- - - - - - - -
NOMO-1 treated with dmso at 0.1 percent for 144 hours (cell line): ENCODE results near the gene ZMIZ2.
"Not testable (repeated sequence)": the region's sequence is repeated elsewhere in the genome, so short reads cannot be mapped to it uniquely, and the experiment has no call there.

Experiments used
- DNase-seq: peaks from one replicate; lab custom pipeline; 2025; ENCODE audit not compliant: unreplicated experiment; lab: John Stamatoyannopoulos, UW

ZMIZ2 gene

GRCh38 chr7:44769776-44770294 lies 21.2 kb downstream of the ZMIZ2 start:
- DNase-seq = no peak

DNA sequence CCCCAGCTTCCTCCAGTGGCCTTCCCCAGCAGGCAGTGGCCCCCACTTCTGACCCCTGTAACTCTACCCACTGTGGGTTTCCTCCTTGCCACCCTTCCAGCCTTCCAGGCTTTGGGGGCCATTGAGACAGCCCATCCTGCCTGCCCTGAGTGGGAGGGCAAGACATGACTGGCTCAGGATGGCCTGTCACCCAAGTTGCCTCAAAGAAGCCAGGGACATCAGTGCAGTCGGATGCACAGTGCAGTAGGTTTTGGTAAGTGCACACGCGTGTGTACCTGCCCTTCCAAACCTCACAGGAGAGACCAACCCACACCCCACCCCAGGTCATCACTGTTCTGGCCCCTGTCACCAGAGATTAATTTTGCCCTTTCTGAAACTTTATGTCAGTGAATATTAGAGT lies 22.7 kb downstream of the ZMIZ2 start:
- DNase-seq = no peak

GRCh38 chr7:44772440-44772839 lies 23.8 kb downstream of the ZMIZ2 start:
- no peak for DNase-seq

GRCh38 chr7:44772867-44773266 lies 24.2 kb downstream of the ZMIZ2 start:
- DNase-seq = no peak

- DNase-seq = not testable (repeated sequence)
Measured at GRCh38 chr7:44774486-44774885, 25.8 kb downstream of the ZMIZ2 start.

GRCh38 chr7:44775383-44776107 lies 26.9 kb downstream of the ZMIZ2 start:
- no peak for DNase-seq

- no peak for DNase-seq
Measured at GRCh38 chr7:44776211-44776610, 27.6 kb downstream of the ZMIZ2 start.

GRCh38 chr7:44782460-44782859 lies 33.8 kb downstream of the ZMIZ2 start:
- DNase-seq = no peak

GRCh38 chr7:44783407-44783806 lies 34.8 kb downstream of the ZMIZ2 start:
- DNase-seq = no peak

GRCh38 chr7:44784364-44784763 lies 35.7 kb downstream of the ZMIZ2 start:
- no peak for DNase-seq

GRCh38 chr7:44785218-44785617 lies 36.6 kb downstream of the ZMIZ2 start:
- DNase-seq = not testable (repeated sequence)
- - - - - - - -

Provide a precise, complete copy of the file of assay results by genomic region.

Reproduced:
NOMO-1 treated with dmso at 0.1 percent for 144 hours (cell line): ENCODE results near the gene ZMIZ2.
"Not testable (repeated sequence)": the region's sequence is repeated elsewhere in the genome, so short reads cannot be mapped to it uniquely, and the experiment has no call there.

Experiments used
- DNase-seq: peaks from one replicate; lab custom pipeline; 2025; ENCODE audit not compliant: unreplicated experiment; lab: John Stamatoyannopoulos, UW

ZMIZ2 gene

GRCh38 chr7:44769776-44770294 lies 21.2 kb downstream of the ZMIZ2 start:
- DNase-seq = no peak

DNA sequence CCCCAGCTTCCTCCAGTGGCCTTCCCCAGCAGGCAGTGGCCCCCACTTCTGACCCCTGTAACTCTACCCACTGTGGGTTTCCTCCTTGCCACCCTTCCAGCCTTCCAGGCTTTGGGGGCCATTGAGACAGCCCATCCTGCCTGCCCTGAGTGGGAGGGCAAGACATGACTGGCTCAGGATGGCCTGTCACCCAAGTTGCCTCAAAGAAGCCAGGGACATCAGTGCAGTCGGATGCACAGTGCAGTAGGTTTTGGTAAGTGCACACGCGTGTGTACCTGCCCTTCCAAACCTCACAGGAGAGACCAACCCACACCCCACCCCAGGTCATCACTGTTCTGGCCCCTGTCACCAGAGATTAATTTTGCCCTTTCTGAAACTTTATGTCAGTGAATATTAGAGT lies 22.7 kb downstream of the ZMIZ2 start:
- DNase-seq = no peak

GRCh38 chr7:44772440-44772839 lies 23.8 kb downstream of the ZMIZ2 start:
- no peak for DNase-seq

GRCh38 chr7:44772867-44773266 lies 24.2 kb downstream of the ZMIZ2 start:
- DNase-seq = no peak

- DNase-seq = not testable (repeated sequence)
Measured at GRCh38 chr7:44774486-44774885, 25.8 kb downstream of the ZMIZ2 start.

GRCh38 chr7:44775383-44776107 lies 26.9 kb downstream of the ZMIZ2 start:
- no peak for DNase-seq

- no peak for DNase-seq
Measured at GRCh38 chr7:44776211-44776610, 27.6 kb downstream of the ZMIZ2 start.

GRCh38 chr7:44782460-44782859 lies 33.8 kb downstream of the ZMIZ2 start:
- DNase-seq = no peak

GRCh38 chr7:44783407-44783806 lies 34.8 kb downstream of the ZMIZ2 start:
- DNase-seq = no peak

GRCh38 chr7:44784364-44784763 lies 35.7 kb downstream of the ZMIZ2 start:
- no peak for DNase-seq

GRCh38 chr7:44785218-44785617 lies 36.6 kb downstream of the ZMIZ2 start:
- DNase-seq = not testable (repeated sequence)